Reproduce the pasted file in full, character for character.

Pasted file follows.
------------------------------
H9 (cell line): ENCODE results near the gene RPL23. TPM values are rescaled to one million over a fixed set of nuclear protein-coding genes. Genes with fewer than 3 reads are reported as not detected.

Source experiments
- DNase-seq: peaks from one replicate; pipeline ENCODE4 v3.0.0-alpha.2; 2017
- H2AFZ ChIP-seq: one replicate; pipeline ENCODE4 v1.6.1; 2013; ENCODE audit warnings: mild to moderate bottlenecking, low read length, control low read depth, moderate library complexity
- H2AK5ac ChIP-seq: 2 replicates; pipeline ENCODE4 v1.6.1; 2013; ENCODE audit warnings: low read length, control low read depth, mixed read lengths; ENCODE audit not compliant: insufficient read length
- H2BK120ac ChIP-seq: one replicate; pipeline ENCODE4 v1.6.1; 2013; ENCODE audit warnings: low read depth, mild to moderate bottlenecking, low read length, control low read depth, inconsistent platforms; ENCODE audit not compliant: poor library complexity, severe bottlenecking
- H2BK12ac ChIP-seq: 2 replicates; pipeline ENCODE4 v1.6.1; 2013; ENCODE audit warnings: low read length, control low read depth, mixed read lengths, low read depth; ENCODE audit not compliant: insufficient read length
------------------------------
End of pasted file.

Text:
H9 (cell line): ENCODE results near the gene RPL23. TPM values are rescaled to one million over a fixed set of nuclear protein-coding genes. Genes with fewer than 3 reads are reported as not detected.

Source experiments
- DNase-seq: peaks from one replicate; pipeline ENCODE4 v3.0.0-alpha.2; 2017
- H2AFZ ChIP-seq: one replicate; pipeline ENCODE4 v1.6.1; 2013; ENCODE audit warnings: mild to moderate bottlenecking, low read length, control low read depth, moderate library complexity
- H2AK5ac ChIP-seq: 2 replicates; pipeline ENCODE4 v1.6.1; 2013; ENCODE audit warnings: low read length, control low read depth, mixed read lengths; ENCODE audit not compliant: insufficient read length
- H2BK120ac ChIP-seq: one replicate; pipeline ENCODE4 v1.6.1; 2013; ENCODE audit warnings: low read depth, mild to moderate bottlenecking, low read length, control low read depth, inconsistent platforms; ENCODE audit not compliant: poor library complexity, severe bottlenecking
- H2BK12ac ChIP-seq: 2 replicates; pipeline ENCODE4 v1.6.1; 2013; ENCODE audit warnings: low read length, control low read depth, mixed read lengths, low read depth; ENCODE audit not compliant: insufficient read length